Famous in the entertainment industry for her ability to transform any face, makeup and hair designer Frances Hannon first entered the realm of film and TV with a job working on the British sketch comedy series "The Kenny Everett Television Show" (BBC, 1981-88). Before long, Hannon was working regularly on miniseries like "Juliet Bravo" (BBC, 1980-85) and "The Singing Detective" (BBC, 1986), the latter of which won her a BAFTA award for Best Makeup. Hannon eventually transitioned into film, acting as makeup and hair designer for films like "The Man Who Knew Too Little" (1997) and "Rushmore" (1998). Working with Wes Anderson would prove to be a great fit for Hannon, and she would reteam with the auteur director for "The Life Aquatic with Steve Zissou" (2004) and "The Darjeeling Limited" (2007). Hannon was fast becoming one of the most sought after makeup and hair designers in Hollywood, loved and appreciated by directors and actors alike for her rigorous research. In preparation for her work on "World War Z" (2013), Hannon set a goal of watching every zombie film ever produced. When it came time for her to partner with Anderson yet again, this time for "The Grand Budapest Hotel" (2014), Hannon did copious research into the beard and mustache styles of the 1930s so that she could create a different but nonetheless accurate look for every character. Hannon's dedication was rewarded when she won another BAFTA award and an Academy Award for her work on the film.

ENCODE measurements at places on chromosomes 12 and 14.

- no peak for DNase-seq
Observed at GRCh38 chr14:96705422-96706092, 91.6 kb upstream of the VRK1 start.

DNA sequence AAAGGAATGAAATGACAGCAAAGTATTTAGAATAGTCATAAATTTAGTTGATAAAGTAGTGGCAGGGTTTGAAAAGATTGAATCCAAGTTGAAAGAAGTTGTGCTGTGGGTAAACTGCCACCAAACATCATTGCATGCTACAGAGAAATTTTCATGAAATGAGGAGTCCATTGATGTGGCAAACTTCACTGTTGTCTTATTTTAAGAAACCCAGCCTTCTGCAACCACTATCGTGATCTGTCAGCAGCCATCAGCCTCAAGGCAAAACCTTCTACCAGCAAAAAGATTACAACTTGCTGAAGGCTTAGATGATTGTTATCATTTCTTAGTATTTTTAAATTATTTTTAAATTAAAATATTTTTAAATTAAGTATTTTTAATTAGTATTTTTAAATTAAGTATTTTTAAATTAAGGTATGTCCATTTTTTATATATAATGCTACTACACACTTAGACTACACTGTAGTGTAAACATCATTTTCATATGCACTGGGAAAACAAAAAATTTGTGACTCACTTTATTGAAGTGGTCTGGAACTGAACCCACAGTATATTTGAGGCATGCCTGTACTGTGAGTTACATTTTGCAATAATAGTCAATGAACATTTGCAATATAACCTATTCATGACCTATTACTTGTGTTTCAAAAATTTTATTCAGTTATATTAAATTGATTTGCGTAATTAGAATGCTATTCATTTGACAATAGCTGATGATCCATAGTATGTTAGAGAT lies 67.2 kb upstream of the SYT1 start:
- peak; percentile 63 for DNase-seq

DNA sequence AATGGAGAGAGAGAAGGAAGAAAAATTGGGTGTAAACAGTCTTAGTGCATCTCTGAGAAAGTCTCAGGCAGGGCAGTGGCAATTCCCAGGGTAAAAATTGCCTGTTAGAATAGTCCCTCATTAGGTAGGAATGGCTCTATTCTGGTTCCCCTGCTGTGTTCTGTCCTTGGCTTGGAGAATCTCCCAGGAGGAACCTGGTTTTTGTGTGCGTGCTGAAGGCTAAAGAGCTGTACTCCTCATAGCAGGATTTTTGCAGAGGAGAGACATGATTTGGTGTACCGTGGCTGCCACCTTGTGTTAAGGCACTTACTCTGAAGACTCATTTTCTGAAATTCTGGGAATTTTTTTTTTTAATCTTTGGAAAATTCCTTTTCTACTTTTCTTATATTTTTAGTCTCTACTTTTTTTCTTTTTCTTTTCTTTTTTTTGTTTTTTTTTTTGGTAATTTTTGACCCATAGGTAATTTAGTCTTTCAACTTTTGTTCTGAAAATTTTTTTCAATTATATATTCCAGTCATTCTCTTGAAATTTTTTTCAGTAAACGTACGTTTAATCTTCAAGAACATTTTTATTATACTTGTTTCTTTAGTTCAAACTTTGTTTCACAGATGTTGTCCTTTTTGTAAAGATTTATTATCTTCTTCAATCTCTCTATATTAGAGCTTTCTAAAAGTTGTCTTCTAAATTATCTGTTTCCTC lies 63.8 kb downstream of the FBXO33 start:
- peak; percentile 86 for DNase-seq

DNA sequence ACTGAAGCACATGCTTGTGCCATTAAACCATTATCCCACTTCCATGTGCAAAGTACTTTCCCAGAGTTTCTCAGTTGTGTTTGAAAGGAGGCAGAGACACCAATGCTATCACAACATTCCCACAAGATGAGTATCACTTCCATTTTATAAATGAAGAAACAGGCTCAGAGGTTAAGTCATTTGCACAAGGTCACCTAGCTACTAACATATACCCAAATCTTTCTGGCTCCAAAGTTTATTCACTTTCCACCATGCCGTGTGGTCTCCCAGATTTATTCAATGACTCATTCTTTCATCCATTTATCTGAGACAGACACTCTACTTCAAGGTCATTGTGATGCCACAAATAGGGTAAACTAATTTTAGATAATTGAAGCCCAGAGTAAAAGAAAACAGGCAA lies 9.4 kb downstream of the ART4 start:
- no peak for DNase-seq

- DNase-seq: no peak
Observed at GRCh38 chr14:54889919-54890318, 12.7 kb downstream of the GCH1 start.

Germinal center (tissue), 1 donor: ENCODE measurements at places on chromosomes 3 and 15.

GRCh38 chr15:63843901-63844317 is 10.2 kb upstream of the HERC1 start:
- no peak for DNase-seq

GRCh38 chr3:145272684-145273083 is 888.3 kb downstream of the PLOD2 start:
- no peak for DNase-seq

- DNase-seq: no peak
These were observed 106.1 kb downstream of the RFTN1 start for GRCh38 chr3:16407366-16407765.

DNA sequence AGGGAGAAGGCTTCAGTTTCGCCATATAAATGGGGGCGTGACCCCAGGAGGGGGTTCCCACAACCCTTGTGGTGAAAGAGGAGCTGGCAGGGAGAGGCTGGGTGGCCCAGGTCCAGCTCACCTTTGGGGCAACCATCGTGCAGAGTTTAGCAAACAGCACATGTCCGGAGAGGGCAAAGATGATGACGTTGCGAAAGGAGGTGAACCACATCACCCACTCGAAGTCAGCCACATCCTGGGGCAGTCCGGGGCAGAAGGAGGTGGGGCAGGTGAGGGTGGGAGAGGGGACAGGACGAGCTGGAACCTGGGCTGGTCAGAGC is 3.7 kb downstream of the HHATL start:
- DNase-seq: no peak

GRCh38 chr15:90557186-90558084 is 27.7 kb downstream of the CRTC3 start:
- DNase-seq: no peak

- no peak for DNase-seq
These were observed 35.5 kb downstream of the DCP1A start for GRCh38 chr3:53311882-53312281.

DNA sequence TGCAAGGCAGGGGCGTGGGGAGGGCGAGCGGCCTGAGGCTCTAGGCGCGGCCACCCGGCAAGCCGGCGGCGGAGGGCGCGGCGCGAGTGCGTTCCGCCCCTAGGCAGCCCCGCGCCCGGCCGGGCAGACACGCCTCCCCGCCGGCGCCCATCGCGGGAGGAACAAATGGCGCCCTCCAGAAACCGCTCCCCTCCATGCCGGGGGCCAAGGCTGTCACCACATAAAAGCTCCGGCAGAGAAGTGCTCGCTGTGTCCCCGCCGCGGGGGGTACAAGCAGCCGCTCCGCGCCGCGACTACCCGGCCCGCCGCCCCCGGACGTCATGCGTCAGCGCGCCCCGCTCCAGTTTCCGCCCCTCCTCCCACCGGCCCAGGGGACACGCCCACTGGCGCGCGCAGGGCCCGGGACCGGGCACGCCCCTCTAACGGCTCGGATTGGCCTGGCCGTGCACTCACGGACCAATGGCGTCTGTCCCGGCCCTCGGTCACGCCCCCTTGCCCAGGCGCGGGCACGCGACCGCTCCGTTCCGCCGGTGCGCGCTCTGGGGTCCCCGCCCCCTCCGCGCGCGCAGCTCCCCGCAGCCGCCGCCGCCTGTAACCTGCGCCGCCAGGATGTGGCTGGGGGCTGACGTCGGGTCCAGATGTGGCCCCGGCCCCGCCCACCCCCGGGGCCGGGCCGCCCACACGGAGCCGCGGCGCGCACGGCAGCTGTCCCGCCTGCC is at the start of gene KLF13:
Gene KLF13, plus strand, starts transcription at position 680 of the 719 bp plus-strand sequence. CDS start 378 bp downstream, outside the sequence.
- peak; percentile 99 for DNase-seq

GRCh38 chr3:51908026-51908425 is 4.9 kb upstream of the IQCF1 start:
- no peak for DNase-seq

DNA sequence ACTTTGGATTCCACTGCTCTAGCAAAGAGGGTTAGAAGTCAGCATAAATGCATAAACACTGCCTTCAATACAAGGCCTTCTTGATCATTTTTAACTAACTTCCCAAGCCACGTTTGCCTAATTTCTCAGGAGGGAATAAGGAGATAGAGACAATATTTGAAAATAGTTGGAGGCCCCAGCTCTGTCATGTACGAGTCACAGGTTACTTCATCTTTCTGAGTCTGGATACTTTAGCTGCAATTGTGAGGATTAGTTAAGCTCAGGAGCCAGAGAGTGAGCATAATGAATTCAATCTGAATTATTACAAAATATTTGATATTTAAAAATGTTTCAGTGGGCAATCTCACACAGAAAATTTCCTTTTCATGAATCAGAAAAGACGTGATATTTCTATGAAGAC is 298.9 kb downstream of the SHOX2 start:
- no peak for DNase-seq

Costume-Wardrobe (Feature Film)
Make-Up (Feature Film)
Misc. Crew (Feature Film)
Visual Effects (Special)
Make-Up (TV Mini-Series)
Won a BAFTA award for her work on the miniseries "The Singing Detective."
Was nominated for a BAFTA award for her makeup and hair design on the historical drama "The King's Speech."
Won an Academy Award for her hair and makeup design on the film "The Grand Budapest Hotel."